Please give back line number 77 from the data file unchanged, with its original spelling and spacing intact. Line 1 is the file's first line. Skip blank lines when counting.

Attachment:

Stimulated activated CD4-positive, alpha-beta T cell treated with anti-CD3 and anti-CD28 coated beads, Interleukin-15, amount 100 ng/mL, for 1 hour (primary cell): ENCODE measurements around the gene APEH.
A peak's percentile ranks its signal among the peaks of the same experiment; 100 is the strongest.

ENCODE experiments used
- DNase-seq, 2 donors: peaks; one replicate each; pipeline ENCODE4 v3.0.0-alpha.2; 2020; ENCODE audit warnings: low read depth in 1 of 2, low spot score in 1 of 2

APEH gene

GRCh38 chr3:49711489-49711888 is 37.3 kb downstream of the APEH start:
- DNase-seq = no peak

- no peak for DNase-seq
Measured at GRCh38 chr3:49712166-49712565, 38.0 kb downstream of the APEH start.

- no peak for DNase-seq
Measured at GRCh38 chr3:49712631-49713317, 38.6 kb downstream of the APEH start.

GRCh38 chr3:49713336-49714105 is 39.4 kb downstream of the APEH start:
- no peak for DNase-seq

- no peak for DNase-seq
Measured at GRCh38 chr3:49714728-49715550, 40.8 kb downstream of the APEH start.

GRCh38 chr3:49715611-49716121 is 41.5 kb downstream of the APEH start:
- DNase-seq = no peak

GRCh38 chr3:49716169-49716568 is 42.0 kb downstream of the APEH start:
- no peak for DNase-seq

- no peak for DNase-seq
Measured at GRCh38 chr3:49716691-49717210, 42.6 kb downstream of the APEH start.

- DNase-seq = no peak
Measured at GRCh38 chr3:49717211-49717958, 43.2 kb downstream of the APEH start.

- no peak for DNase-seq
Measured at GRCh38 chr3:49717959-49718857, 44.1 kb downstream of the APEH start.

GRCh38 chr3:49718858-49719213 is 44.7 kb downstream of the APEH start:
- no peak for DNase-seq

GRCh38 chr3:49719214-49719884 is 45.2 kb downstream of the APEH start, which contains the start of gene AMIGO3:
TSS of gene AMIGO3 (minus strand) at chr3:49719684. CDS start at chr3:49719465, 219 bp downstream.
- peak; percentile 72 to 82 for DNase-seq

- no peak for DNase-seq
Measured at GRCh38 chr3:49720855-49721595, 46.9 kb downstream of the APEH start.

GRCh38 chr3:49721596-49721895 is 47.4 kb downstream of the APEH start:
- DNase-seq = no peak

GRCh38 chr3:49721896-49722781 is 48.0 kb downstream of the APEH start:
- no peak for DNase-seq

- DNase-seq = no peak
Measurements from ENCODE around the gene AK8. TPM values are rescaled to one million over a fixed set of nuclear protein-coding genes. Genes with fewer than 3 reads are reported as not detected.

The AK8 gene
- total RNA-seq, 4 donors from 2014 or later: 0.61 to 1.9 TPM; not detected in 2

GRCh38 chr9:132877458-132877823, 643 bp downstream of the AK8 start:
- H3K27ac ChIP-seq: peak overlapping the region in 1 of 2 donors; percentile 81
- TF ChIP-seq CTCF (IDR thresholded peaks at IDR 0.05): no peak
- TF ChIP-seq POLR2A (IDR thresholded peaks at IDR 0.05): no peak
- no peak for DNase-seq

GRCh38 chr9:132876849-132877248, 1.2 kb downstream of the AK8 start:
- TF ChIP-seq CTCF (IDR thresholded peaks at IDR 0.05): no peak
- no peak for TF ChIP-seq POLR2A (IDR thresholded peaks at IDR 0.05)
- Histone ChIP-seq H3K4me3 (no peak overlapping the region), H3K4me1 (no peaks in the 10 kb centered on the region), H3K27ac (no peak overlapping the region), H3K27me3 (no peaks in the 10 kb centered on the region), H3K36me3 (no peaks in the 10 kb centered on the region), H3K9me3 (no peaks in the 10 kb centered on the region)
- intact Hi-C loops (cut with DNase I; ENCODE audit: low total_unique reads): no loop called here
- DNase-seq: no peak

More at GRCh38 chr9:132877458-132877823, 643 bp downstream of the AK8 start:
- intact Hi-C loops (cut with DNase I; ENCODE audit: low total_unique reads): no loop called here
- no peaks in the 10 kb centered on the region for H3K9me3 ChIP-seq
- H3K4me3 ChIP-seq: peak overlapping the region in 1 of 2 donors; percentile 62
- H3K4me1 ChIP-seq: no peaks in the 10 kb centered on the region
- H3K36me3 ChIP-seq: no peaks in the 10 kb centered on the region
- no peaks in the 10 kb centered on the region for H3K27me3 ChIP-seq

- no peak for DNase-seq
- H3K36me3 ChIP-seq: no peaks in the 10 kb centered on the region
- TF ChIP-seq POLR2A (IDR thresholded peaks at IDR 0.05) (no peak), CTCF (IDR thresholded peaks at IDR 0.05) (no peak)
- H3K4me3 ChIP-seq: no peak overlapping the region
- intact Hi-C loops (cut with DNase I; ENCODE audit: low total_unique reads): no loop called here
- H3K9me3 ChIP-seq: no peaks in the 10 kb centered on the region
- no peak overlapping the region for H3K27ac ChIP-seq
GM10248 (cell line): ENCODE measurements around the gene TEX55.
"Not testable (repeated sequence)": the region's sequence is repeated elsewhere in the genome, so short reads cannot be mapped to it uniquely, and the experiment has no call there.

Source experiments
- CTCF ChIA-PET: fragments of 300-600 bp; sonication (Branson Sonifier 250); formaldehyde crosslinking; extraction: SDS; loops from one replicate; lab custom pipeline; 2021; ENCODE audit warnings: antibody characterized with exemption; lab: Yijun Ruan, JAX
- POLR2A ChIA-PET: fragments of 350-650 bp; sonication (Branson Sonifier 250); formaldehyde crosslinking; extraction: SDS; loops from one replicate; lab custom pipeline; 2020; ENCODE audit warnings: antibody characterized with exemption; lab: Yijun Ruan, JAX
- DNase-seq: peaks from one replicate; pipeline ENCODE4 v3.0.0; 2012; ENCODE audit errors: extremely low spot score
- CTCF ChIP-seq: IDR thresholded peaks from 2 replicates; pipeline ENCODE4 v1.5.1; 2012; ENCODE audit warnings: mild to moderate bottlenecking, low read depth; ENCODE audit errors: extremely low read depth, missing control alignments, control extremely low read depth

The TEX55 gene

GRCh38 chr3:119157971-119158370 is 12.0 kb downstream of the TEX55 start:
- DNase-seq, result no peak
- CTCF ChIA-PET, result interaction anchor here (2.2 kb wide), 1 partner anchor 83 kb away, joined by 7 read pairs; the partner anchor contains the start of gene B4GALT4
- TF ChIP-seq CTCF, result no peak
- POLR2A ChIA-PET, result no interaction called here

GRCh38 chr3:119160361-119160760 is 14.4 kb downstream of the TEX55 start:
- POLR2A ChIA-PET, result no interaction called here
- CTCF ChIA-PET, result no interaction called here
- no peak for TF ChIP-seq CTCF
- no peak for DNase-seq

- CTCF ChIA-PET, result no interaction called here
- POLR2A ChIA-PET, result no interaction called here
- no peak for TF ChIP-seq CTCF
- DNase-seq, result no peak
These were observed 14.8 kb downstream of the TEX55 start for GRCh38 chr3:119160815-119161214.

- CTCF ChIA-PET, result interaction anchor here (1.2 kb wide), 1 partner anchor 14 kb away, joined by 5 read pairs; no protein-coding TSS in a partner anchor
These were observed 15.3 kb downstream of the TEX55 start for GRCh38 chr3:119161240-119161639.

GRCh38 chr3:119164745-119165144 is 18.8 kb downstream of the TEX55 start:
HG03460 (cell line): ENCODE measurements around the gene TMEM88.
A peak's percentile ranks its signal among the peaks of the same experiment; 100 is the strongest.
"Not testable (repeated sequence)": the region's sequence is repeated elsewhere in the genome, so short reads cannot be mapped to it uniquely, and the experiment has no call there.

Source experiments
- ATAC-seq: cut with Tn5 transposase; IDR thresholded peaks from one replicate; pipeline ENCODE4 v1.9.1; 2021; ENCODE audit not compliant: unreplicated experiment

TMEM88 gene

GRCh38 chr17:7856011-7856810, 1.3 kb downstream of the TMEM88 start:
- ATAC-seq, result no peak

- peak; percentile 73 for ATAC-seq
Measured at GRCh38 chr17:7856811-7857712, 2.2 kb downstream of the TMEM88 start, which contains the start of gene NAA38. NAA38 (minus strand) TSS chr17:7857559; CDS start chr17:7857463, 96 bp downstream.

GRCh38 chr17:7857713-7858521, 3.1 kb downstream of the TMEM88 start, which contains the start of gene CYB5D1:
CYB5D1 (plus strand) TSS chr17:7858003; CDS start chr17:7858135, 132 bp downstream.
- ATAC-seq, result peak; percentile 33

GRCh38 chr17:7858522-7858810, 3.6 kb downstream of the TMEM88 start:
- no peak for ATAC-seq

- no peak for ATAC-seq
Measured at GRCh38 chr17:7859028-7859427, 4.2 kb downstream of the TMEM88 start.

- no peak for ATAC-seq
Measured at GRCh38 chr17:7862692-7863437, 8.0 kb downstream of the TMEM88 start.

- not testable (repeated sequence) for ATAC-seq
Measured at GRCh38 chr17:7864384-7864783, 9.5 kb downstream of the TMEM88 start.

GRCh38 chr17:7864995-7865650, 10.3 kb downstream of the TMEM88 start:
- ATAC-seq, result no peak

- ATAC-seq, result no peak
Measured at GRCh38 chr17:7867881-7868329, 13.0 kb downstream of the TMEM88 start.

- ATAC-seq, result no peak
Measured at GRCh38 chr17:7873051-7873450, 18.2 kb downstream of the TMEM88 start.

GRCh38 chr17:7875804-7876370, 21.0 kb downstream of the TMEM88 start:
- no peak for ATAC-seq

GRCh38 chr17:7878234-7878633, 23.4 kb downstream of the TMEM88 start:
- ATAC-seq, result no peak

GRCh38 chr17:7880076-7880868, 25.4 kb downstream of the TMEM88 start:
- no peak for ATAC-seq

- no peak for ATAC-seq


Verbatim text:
- TF ChIP-seq CTCF, result no peak